JCPenney Store Houses High-Tech Center to Combat Organized Crime

A Chicago-area JCPenney store is providing space for an operations and training center dedicated to combating organized crime, including retail theft and public safety threats. The 5,500-square-foot facility, located in the North Riverside, IL Mall, will assist the Cook County Regional Organized Crime (CCROC) task force when it goes live next month.

While there have been many task forces to address organized retail crime, which the National Retail Federation estimates costs business up to $30 billion annually, this is the first one fully housed in a retail space, according to Mark Van Beest, director of global security and operations for JCPenney. The center will be housed in a non-sales space above the store.

"It's a large dedicated operations center that's specific to working ongoing cases, and it also provides training venues," Van Beest told RIS News. "It will be a place where retailers and all types of law enforcement agencies can collaborate because it puts everybody together."

He stressed that organized crime cases are far more complex and costly than those of everyday shoplifters. "They can stretch into months, sometimes years, before getting a resolution, so having a task force in place is invaluable to all retailers," says Van Beest. "Other retailers can come and go as they need to, as well as multiple law enforcement agencies can all collaborate and share intelligence. So if CVS, Target or Walgreens has a case they need to work together on for an extended period of time, this would be the place to do it."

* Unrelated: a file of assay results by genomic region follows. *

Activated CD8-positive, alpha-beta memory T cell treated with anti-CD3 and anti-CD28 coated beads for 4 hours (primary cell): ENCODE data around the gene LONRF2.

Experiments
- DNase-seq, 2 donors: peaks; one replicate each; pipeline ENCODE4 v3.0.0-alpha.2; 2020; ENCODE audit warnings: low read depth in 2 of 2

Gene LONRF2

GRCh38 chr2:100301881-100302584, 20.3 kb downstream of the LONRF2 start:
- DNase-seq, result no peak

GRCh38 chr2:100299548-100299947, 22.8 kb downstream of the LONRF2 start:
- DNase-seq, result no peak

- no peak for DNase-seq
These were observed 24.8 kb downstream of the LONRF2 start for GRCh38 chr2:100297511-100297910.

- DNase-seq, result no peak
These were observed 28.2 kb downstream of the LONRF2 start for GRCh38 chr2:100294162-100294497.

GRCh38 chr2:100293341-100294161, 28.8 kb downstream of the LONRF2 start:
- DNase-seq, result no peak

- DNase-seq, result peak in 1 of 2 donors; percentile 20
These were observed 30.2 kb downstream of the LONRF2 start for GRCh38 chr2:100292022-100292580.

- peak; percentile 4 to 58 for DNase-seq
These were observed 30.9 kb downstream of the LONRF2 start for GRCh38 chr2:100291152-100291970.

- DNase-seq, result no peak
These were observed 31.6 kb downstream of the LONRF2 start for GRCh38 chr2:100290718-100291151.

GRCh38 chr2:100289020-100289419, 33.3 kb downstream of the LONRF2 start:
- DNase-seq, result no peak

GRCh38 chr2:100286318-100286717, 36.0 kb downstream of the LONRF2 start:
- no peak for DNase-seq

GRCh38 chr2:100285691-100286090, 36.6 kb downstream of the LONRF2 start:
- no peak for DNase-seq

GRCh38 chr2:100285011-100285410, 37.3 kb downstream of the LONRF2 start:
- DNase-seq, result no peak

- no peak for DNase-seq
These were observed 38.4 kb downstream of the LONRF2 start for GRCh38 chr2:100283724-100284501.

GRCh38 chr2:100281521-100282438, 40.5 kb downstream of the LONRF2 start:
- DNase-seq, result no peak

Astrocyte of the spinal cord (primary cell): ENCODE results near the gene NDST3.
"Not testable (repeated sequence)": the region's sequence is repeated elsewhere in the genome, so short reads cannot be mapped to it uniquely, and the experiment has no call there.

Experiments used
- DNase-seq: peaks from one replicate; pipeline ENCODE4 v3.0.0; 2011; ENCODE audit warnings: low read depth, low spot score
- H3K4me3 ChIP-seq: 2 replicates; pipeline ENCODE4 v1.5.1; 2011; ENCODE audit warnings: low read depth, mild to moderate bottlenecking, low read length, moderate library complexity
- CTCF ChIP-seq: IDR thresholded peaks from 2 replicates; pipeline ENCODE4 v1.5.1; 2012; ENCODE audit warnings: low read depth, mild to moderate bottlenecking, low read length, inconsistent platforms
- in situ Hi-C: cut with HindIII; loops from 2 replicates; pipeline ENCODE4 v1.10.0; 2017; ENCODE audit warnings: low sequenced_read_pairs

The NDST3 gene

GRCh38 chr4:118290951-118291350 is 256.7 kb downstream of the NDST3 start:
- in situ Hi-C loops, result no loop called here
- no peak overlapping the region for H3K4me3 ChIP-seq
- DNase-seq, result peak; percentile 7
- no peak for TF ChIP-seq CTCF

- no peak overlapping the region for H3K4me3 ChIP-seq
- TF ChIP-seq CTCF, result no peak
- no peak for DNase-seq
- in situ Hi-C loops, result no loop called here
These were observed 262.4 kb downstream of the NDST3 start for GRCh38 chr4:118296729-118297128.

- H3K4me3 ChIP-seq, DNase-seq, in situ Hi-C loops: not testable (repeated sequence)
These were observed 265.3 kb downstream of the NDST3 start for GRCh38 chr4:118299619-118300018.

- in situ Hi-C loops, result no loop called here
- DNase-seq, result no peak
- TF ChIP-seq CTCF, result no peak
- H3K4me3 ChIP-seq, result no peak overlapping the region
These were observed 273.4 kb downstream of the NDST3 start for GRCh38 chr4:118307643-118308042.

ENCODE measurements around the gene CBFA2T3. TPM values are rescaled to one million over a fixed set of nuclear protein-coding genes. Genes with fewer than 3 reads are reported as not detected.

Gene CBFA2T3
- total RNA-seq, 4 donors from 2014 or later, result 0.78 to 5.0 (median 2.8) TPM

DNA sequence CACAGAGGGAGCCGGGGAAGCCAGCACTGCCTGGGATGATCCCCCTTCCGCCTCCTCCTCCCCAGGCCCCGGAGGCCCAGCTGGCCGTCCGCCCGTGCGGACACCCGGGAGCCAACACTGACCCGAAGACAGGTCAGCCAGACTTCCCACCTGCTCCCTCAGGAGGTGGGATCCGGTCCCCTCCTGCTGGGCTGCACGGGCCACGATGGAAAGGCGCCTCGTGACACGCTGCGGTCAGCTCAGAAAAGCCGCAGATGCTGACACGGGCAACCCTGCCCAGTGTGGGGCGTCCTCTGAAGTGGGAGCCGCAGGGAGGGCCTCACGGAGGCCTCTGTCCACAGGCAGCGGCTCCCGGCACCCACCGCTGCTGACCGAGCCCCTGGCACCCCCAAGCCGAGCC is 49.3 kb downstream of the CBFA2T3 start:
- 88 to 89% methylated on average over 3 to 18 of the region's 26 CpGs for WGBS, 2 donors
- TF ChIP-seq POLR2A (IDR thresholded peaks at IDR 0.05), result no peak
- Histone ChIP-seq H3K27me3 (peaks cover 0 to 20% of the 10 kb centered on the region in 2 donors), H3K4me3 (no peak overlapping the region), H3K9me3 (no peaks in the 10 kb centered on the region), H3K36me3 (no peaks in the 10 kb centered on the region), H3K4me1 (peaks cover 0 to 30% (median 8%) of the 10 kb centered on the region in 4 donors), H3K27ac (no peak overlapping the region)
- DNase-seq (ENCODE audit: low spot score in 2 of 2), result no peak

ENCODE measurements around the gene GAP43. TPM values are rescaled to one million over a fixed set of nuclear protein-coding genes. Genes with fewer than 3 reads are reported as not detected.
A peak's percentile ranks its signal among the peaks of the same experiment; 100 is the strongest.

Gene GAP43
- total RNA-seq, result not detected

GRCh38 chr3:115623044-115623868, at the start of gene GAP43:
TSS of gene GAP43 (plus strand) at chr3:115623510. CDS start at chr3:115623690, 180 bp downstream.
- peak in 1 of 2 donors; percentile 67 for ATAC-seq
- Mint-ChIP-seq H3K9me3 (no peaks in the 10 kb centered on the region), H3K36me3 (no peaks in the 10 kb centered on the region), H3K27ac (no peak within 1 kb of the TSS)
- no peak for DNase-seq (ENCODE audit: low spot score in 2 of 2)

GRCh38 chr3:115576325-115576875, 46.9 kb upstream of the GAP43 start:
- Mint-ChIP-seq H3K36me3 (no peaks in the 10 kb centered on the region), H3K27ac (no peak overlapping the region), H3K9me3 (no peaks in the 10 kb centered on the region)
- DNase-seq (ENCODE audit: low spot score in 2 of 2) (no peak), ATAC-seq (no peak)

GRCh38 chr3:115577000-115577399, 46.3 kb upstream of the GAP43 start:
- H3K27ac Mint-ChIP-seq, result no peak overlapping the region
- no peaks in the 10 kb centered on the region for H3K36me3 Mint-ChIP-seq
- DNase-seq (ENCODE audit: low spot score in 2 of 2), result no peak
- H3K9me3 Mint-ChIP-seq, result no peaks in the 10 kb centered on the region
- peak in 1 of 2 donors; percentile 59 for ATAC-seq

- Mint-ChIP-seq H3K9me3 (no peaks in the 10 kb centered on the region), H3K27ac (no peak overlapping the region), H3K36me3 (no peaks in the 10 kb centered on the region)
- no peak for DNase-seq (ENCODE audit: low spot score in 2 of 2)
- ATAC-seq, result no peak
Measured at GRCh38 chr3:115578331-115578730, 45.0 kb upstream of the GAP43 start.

The center will use a range of technology, including the Real-Time Crime Center solution from Motorola Solutions, which brings together streaming video, incident and criminal complaints, as well as access to arrest records, photos, multi-media inputs and other data sources.

The solution can take data from multiple collection points, including both public and private video cameras, and "apply intelligence and escalate the prioritization of information for an incident that may be happening at any given moment," said Greg Billings, vice president of global solution sales, Motorola Solutions. "It can be shared across officials involved in public safety as well as loss prevention. Information on an individual, a car, the use of a credit card or other financial information can be proactively pushed out to the appropriate individuals in the retail operation, in some cases via mobile devices, so they can be on the lookout."

The operations center represents the first time some of the technology that had been used in one operational silo, such as for public safety, will be used in collaboration across this public-private partnership.

"There was a real vacuum for something like this," says Van Beest. "On the retail side, we can all be very competitive, but it's much different on the loss prevention/asset protection side of the business. We all share bad guys, so it makes complete sense where we can work together and collaborate to bring these cases to fruition and get good solid prosecutions."

Law enforcement agencies that will work out of the facility will include the state's attorney's office, the Illinois State police, the Chicago police department and the U.S. Secret Service. The CCROC organization includes over 1,000 members, including 140 federal, state and local law enforcement agencies and 120 private companies, including retailers.

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